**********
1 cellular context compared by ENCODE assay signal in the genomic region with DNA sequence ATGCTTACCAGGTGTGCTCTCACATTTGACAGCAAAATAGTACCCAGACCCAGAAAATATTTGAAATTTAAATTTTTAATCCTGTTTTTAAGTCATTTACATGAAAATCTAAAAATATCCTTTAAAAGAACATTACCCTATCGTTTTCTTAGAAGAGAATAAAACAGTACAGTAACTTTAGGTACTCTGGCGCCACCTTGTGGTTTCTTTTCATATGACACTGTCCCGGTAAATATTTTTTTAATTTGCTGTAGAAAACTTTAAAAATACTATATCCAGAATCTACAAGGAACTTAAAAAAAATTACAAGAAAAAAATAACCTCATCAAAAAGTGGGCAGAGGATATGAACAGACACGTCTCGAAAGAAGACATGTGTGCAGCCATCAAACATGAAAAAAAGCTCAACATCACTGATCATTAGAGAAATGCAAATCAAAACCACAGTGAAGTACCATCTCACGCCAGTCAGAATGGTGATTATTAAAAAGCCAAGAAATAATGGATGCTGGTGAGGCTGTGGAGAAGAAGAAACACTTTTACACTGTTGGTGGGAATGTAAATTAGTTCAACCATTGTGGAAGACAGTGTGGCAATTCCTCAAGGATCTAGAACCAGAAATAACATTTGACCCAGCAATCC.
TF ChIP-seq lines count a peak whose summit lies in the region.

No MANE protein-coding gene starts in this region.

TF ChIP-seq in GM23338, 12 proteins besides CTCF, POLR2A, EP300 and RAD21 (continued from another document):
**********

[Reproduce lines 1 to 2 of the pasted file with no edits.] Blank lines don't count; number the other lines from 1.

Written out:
1 cellular context compared by ENCODE assay signal in the genomic region with DNA sequence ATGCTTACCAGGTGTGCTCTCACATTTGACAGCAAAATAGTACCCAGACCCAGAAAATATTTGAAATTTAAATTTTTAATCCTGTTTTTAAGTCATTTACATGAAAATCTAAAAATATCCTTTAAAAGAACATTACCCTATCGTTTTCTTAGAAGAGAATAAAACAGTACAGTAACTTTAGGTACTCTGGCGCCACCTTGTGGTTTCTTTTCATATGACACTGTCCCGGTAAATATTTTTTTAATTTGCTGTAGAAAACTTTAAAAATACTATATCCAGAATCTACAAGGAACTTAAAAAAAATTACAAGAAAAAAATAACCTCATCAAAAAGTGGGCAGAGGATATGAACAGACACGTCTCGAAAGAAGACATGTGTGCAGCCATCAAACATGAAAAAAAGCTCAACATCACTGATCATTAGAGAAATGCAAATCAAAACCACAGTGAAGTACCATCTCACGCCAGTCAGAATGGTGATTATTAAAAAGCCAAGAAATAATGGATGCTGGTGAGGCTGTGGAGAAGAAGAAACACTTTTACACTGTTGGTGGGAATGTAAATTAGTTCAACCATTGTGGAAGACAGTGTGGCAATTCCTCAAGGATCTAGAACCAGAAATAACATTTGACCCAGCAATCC.
TF ChIP-seq lines count a peak whose summit lies in the region.